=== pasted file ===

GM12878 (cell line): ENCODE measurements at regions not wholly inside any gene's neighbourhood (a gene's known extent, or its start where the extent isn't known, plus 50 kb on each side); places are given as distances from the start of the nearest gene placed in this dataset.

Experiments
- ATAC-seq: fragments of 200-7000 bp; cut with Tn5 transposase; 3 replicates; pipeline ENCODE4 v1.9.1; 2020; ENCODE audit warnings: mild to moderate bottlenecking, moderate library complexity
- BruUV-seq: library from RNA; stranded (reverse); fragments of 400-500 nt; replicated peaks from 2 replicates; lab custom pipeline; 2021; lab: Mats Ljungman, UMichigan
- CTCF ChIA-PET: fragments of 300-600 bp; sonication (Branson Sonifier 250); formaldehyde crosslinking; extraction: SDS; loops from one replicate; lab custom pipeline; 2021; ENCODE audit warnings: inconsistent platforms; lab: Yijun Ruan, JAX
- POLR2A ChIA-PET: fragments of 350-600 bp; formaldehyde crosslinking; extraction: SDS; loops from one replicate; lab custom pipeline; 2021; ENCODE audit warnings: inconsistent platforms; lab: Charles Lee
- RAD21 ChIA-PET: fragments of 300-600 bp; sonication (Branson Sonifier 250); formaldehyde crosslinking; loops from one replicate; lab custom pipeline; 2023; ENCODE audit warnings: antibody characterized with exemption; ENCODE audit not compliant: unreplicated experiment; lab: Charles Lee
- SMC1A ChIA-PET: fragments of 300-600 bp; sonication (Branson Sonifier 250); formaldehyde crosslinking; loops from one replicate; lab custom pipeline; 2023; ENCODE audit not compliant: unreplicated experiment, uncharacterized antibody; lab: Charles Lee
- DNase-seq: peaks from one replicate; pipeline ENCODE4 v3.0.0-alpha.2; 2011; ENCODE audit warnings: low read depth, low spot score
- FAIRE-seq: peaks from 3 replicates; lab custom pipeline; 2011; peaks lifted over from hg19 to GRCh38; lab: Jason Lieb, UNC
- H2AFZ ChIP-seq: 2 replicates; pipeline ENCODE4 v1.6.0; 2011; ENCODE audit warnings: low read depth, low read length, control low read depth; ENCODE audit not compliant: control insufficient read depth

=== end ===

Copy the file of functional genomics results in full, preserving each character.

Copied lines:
GM12878 (cell line): ENCODE measurements at regions not wholly inside any gene's neighbourhood (a gene's known extent, or its start where the extent isn't known, plus 50 kb on each side); places are given as distances from the start of the nearest gene placed in this dataset.

Experiments
- ATAC-seq: fragments of 200-7000 bp; cut with Tn5 transposase; 3 replicates; pipeline ENCODE4 v1.9.1; 2020; ENCODE audit warnings: mild to moderate bottlenecking, moderate library complexity
- BruUV-seq: library from RNA; stranded (reverse); fragments of 400-500 nt; replicated peaks from 2 replicates; lab custom pipeline; 2021; lab: Mats Ljungman, UMichigan
- CTCF ChIA-PET: fragments of 300-600 bp; sonication (Branson Sonifier 250); formaldehyde crosslinking; extraction: SDS; loops from one replicate; lab custom pipeline; 2021; ENCODE audit warnings: inconsistent platforms; lab: Yijun Ruan, JAX
- POLR2A ChIA-PET: fragments of 350-600 bp; formaldehyde crosslinking; extraction: SDS; loops from one replicate; lab custom pipeline; 2021; ENCODE audit warnings: inconsistent platforms; lab: Charles Lee
- RAD21 ChIA-PET: fragments of 300-600 bp; sonication (Branson Sonifier 250); formaldehyde crosslinking; loops from one replicate; lab custom pipeline; 2023; ENCODE audit warnings: antibody characterized with exemption; ENCODE audit not compliant: unreplicated experiment; lab: Charles Lee
- SMC1A ChIA-PET: fragments of 300-600 bp; sonication (Branson Sonifier 250); formaldehyde crosslinking; loops from one replicate; lab custom pipeline; 2023; ENCODE audit not compliant: unreplicated experiment, uncharacterized antibody; lab: Charles Lee
- DNase-seq: peaks from one replicate; pipeline ENCODE4 v3.0.0-alpha.2; 2011; ENCODE audit warnings: low read depth, low spot score
- FAIRE-seq: peaks from 3 replicates; lab custom pipeline; 2011; peaks lifted over from hg19 to GRCh38; lab: Jason Lieb, UNC
- H2AFZ ChIP-seq: 2 replicates; pipeline ENCODE4 v1.6.0; 2011; ENCODE audit warnings: low read depth, low read length, control low read depth; ENCODE audit not compliant: control insufficient read depth